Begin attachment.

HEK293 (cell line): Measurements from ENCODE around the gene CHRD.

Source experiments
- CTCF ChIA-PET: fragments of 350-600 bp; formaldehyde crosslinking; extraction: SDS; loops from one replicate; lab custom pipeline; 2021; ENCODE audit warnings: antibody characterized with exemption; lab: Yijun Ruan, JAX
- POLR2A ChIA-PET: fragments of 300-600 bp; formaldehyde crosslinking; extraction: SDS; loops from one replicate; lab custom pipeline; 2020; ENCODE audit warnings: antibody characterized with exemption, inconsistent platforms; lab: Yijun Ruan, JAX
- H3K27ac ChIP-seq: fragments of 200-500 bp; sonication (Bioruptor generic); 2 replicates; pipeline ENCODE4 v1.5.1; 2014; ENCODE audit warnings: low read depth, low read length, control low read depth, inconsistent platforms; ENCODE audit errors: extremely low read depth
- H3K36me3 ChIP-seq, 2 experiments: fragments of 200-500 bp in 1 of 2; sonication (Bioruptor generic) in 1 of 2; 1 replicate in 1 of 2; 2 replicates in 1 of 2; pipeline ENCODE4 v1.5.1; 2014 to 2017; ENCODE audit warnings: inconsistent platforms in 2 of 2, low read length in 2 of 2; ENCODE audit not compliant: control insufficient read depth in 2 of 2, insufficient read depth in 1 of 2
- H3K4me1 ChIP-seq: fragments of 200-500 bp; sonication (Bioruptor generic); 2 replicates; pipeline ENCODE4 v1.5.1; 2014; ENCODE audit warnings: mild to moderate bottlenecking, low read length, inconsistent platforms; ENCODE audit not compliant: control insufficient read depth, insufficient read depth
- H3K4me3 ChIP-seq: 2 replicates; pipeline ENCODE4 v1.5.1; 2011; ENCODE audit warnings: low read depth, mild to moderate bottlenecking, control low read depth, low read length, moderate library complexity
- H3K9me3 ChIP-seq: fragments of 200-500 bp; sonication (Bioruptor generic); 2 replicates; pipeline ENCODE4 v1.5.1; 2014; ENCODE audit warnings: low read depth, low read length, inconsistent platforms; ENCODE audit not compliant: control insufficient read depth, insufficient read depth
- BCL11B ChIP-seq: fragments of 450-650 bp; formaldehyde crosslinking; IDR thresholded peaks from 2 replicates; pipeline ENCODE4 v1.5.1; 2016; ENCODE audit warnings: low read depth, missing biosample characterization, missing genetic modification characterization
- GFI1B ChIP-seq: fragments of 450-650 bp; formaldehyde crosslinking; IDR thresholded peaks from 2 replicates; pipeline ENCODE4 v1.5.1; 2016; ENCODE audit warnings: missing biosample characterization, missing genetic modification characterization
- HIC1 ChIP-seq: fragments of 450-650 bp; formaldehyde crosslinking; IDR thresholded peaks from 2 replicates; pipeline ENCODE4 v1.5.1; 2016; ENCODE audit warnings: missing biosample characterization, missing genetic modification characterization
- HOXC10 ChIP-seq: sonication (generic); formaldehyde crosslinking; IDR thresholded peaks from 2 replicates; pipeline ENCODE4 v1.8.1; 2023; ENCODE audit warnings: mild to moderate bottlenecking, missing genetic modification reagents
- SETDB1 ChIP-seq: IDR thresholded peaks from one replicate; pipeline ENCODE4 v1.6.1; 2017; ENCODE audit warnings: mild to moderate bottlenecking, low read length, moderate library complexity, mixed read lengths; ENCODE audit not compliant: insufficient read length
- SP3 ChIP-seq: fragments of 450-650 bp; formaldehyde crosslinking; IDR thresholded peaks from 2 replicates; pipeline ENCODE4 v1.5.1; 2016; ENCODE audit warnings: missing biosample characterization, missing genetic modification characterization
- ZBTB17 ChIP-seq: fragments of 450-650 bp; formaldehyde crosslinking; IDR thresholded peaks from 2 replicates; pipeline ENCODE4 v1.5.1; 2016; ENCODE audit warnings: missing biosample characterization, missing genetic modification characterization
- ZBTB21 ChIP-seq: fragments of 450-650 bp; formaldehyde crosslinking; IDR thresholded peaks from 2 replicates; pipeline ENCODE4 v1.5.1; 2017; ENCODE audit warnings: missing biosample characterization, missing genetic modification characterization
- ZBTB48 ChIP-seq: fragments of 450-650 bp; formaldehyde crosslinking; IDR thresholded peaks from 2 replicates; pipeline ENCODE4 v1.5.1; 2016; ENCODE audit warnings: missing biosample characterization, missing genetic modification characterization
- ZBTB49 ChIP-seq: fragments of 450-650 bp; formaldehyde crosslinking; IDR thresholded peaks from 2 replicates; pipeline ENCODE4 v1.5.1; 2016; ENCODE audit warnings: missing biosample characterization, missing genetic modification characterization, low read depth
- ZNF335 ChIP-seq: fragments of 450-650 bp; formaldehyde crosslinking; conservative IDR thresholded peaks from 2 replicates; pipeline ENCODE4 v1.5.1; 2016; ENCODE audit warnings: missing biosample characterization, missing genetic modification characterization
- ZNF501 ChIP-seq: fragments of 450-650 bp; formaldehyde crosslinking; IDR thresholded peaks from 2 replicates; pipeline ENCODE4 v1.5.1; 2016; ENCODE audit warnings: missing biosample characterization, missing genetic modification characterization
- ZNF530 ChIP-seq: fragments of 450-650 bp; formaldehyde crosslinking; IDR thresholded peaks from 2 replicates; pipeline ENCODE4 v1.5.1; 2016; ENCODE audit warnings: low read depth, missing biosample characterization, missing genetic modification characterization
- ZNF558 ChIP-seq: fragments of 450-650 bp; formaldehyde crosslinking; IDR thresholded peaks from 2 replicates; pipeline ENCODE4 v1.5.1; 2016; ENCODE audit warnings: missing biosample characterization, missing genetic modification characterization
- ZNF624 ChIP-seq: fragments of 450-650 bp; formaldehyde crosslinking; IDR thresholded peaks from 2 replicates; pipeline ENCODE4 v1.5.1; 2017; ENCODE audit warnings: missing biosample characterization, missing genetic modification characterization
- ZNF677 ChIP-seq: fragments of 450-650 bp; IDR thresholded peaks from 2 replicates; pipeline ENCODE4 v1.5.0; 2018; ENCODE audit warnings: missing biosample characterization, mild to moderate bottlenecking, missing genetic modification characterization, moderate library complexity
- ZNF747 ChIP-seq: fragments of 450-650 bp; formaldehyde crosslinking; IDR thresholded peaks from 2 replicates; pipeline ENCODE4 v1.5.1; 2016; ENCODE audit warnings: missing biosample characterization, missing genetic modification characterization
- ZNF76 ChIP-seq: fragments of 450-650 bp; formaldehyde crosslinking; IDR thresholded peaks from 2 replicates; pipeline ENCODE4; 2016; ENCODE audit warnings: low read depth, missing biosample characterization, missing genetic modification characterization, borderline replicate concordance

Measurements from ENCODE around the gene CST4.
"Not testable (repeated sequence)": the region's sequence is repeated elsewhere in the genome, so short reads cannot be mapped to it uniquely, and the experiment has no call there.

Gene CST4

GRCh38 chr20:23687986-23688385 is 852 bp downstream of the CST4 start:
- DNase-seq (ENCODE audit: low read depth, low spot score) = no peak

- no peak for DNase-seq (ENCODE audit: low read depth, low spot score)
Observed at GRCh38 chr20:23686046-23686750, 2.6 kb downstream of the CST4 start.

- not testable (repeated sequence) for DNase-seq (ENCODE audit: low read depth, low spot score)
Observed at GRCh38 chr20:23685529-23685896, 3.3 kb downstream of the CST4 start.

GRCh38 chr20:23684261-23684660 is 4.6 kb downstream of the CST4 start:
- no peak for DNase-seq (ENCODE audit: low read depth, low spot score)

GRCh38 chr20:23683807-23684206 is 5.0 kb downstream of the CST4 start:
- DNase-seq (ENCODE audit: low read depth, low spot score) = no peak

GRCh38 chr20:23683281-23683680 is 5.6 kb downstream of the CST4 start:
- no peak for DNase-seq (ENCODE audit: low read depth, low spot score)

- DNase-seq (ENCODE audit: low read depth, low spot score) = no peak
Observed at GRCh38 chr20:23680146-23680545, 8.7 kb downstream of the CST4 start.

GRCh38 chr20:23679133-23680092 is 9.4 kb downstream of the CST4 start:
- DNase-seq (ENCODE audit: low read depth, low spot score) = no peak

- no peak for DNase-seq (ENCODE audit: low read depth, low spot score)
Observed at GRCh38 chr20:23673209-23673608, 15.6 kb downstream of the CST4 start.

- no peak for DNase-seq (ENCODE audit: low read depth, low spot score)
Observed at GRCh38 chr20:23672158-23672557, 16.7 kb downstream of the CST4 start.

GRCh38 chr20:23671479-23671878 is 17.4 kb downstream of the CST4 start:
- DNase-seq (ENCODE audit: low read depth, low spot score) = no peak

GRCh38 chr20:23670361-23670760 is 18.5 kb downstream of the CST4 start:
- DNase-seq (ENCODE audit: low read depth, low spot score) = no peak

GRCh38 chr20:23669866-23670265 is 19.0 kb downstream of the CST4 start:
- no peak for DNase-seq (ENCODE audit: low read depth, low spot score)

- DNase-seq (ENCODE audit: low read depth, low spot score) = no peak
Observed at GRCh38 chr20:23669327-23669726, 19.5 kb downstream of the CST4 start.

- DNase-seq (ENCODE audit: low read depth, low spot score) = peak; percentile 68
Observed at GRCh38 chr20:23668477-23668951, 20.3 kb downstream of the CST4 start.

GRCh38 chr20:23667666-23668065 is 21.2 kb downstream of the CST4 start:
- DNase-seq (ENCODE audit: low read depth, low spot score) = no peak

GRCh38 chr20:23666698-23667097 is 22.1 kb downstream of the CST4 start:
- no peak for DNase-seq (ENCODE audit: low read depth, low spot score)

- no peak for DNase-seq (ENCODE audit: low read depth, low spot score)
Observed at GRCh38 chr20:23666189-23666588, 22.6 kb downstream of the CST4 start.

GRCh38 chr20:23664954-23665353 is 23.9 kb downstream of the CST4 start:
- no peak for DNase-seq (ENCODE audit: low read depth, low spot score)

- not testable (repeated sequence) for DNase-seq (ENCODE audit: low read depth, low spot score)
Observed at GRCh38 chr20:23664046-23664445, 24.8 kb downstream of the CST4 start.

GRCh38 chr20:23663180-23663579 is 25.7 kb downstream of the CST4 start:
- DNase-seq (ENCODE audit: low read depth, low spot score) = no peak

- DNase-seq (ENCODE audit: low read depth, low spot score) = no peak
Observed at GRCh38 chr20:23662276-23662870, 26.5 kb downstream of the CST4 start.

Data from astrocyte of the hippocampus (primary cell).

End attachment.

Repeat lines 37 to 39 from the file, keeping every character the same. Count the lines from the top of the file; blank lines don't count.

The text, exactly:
GRCh38 chr20:23684261-23684660 is 4.6 kb downstream of the CST4 start:
- no peak for DNase-seq (ENCODE audit: low read depth, low spot score)

GRCh38 chr20:23683807-23684206 is 5.0 kb downstream of the CST4 start: